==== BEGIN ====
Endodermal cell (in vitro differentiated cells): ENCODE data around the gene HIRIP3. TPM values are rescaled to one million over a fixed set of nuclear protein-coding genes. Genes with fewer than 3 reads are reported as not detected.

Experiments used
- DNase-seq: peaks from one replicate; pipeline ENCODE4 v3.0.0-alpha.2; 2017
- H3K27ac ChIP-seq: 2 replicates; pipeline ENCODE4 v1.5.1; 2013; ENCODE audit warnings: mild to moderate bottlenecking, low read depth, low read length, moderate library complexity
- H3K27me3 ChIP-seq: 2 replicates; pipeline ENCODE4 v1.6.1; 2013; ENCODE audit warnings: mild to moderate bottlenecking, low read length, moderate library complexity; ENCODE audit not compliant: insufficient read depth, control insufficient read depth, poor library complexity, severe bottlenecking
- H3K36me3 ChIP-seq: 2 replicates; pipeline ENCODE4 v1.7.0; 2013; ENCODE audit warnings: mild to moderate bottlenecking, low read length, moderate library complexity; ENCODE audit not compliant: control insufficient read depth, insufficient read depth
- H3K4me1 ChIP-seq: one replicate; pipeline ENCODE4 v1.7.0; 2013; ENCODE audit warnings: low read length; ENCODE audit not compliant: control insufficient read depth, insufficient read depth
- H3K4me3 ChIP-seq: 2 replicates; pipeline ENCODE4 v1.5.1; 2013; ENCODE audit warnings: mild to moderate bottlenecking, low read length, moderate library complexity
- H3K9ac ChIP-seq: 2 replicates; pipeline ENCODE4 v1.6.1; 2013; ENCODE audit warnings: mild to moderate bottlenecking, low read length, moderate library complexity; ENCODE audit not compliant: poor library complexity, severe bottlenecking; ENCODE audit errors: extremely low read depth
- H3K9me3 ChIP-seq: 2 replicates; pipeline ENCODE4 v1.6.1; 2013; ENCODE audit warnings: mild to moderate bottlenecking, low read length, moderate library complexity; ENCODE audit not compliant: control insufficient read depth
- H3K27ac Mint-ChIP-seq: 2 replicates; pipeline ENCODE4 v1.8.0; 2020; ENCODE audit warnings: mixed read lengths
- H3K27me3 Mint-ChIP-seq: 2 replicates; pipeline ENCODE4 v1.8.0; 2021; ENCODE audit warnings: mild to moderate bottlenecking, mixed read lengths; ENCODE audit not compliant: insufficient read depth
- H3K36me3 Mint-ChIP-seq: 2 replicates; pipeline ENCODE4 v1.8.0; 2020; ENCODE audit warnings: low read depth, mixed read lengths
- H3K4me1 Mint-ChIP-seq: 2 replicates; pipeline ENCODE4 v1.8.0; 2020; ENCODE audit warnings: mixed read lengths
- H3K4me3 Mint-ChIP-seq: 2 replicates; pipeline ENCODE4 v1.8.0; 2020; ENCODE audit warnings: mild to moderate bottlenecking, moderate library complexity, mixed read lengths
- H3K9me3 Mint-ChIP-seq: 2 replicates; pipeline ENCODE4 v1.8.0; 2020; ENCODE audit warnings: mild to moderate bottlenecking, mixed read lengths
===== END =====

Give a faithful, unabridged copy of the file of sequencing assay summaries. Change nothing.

Endodermal cell (in vitro differentiated cells): ENCODE data around the gene HIRIP3. TPM values are rescaled to one million over a fixed set of nuclear protein-coding genes. Genes with fewer than 3 reads are reported as not detected.

Experiments used
- DNase-seq: peaks from one replicate; pipeline ENCODE4 v3.0.0-alpha.2; 2017
- H3K27ac ChIP-seq: 2 replicates; pipeline ENCODE4 v1.5.1; 2013; ENCODE audit warnings: mild to moderate bottlenecking, low read depth, low read length, moderate library complexity
- H3K27me3 ChIP-seq: 2 replicates; pipeline ENCODE4 v1.6.1; 2013; ENCODE audit warnings: mild to moderate bottlenecking, low read length, moderate library complexity; ENCODE audit not compliant: insufficient read depth, control insufficient read depth, poor library complexity, severe bottlenecking
- H3K36me3 ChIP-seq: 2 replicates; pipeline ENCODE4 v1.7.0; 2013; ENCODE audit warnings: mild to moderate bottlenecking, low read length, moderate library complexity; ENCODE audit not compliant: control insufficient read depth, insufficient read depth
- H3K4me1 ChIP-seq: one replicate; pipeline ENCODE4 v1.7.0; 2013; ENCODE audit warnings: low read length; ENCODE audit not compliant: control insufficient read depth, insufficient read depth
- H3K4me3 ChIP-seq: 2 replicates; pipeline ENCODE4 v1.5.1; 2013; ENCODE audit warnings: mild to moderate bottlenecking, low read length, moderate library complexity
- H3K9ac ChIP-seq: 2 replicates; pipeline ENCODE4 v1.6.1; 2013; ENCODE audit warnings: mild to moderate bottlenecking, low read length, moderate library complexity; ENCODE audit not compliant: poor library complexity, severe bottlenecking; ENCODE audit errors: extremely low read depth
- H3K9me3 ChIP-seq: 2 replicates; pipeline ENCODE4 v1.6.1; 2013; ENCODE audit warnings: mild to moderate bottlenecking, low read length, moderate library complexity; ENCODE audit not compliant: control insufficient read depth
- H3K27ac Mint-ChIP-seq: 2 replicates; pipeline ENCODE4 v1.8.0; 2020; ENCODE audit warnings: mixed read lengths
- H3K27me3 Mint-ChIP-seq: 2 replicates; pipeline ENCODE4 v1.8.0; 2021; ENCODE audit warnings: mild to moderate bottlenecking, mixed read lengths; ENCODE audit not compliant: insufficient read depth
- H3K36me3 Mint-ChIP-seq: 2 replicates; pipeline ENCODE4 v1.8.0; 2020; ENCODE audit warnings: low read depth, mixed read lengths
- H3K4me1 Mint-ChIP-seq: 2 replicates; pipeline ENCODE4 v1.8.0; 2020; ENCODE audit warnings: mixed read lengths
- H3K4me3 Mint-ChIP-seq: 2 replicates; pipeline ENCODE4 v1.8.0; 2020; ENCODE audit warnings: mild to moderate bottlenecking, moderate library complexity, mixed read lengths
- H3K9me3 Mint-ChIP-seq: 2 replicates; pipeline ENCODE4 v1.8.0; 2020; ENCODE audit warnings: mild to moderate bottlenecking, mixed read lengths